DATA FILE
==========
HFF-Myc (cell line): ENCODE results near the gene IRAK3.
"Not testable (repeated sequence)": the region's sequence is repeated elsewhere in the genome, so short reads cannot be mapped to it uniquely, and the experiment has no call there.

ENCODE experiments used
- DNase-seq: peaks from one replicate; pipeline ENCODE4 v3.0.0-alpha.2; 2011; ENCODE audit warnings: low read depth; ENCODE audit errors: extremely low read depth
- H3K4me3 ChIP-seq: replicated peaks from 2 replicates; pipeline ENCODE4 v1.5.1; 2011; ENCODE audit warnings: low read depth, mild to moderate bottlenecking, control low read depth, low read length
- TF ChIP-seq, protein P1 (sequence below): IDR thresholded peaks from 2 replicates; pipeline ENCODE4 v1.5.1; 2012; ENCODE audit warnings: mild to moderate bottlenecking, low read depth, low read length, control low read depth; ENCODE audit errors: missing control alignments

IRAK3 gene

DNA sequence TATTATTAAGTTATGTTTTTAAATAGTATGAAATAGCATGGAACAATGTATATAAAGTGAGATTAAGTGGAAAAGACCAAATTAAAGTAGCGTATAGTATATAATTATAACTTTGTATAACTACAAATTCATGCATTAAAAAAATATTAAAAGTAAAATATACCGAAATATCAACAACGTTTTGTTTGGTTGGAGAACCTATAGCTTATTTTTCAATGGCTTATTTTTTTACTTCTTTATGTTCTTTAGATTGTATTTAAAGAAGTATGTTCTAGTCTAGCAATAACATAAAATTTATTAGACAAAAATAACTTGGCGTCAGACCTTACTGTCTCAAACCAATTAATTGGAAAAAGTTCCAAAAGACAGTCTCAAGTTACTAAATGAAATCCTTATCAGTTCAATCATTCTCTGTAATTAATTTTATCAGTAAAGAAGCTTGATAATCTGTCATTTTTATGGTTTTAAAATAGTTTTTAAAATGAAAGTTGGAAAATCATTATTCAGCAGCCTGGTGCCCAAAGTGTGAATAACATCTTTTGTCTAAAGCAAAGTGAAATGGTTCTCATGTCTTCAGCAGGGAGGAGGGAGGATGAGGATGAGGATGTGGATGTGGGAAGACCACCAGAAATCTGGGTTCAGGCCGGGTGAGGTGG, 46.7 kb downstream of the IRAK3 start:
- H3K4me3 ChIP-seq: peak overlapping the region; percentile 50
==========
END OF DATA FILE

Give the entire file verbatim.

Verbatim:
HFF-Myc (cell line): ENCODE results near the gene IRAK3.
"Not testable (repeated sequence)": the region's sequence is repeated elsewhere in the genome, so short reads cannot be mapped to it uniquely, and the experiment has no call there.

ENCODE experiments used
- DNase-seq: peaks from one replicate; pipeline ENCODE4 v3.0.0-alpha.2; 2011; ENCODE audit warnings: low read depth; ENCODE audit errors: extremely low read depth
- H3K4me3 ChIP-seq: replicated peaks from 2 replicates; pipeline ENCODE4 v1.5.1; 2011; ENCODE audit warnings: low read depth, mild to moderate bottlenecking, control low read depth, low read length
- TF ChIP-seq, protein P1 (sequence below): IDR thresholded peaks from 2 replicates; pipeline ENCODE4 v1.5.1; 2012; ENCODE audit warnings: mild to moderate bottlenecking, low read depth, low read length, control low read depth; ENCODE audit errors: missing control alignments

IRAK3 gene

DNA sequence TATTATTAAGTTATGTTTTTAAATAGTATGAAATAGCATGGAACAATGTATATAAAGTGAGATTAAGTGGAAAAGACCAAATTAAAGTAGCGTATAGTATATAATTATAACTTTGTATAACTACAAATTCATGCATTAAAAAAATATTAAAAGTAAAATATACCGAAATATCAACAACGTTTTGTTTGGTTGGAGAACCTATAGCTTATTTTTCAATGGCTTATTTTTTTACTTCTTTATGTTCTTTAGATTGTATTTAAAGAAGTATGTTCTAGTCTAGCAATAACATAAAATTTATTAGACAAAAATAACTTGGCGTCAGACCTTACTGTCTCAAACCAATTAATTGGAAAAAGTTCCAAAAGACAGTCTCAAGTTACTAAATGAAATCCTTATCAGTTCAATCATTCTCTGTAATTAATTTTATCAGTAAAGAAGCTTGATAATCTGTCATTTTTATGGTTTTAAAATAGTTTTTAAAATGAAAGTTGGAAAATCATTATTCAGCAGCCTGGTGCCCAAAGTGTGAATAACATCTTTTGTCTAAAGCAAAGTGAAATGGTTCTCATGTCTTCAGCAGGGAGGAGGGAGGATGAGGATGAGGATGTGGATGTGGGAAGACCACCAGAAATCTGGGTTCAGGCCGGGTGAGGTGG, 46.7 kb downstream of the IRAK3 start:
- H3K4me3 ChIP-seq: peak overlapping the region; percentile 50